1. First, a retraction about Sammy: I think you’re right. He had to be seven, not three. The documentary says, “The three men (Sammy, his dad, and his uncle) had been performing together on stage, screen, and television since Davis was three years old.”, and then immediately launched into the beginning of that clip, so my brain assumed that was his first appearance as part of the trio. But you say seven, YouTube says seven, and in the full-length shots of his dancing, he definitely looks older than three. I’d love to see even earlier footage of him, though! 🙂

        Now, onto Robin and the 7 Hoods! 😀:

        – Wasn’t EGR known for starring in gangster movies as well, when he was younger? Regardless, it is a genius bit of casting. (He “didn’t have no enemies. He had a lot of friends who didn’t like him, but then you can’t please everybody.” 😉) And Peter Falk is all in! 😀 I’ve always wondered if he ad-libbed at least a little bit, because so much of his dialogue seems so spontaneous.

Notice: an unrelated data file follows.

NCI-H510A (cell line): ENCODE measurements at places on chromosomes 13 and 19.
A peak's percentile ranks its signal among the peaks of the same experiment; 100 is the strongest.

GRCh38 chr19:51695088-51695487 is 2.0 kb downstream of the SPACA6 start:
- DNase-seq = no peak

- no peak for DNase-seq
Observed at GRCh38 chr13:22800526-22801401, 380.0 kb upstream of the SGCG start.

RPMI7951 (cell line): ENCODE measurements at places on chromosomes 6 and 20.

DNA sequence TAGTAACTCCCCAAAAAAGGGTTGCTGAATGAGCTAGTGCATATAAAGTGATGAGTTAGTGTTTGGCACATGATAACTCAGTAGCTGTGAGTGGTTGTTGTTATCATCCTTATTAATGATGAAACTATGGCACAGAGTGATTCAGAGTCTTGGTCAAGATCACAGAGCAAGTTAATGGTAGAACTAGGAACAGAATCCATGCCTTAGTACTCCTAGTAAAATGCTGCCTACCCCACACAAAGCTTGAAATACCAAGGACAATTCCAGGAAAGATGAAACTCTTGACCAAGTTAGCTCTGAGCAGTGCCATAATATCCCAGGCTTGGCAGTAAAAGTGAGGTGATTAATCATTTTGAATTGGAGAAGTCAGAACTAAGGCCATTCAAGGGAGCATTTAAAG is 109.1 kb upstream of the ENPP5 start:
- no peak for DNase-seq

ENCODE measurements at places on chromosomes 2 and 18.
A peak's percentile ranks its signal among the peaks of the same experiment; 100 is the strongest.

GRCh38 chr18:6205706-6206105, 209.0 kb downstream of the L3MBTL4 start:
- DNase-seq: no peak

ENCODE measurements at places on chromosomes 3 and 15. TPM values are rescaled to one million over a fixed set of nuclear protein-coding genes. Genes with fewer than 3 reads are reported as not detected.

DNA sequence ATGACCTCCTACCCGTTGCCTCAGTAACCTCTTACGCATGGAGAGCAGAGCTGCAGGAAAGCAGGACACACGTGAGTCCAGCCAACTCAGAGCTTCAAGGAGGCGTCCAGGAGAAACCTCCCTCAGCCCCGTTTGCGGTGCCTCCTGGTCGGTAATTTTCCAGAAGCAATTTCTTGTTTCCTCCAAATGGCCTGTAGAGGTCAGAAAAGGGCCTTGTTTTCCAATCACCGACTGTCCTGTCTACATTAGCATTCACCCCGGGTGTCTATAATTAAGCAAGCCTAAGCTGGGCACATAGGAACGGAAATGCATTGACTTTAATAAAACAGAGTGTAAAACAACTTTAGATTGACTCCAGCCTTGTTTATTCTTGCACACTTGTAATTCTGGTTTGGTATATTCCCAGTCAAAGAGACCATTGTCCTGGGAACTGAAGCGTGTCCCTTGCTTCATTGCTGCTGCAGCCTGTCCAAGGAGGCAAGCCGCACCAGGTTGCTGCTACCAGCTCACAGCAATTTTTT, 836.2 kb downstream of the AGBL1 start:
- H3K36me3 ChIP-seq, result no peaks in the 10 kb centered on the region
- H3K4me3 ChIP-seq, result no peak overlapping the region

– I used this film as my “work entertainment” yesterday so it would be fresh in my mind before replying to your comment, and I’m so glad I did! 😀 I always forget how much I love this film and how utterly happy it makes me. ❤ Seriously, I could gush about it forever – and the musical numbers are big reason why. Actually it’s probably not the best film to play while I’m working 🙈, because when it gets to a musical number, I have to stop and WATCH. ☺️ So much of the fun is in their expressions. Like in Mr. Booze (which is exactly the number I had in mind when I mentioned Guys & Dolls vibes 😊), Dean nearly loses his mind over Sammy (the “pick…pock-et”)! To his credit, he never actually breaks, but he comes so very close. 😀 It’s a small background moment that makes the whole thing even better. ❤ And that’s just one priceless example of many. You can train your eye on any of them in practically any number, and you’ll be treated to some little gem that adds to the overall experience.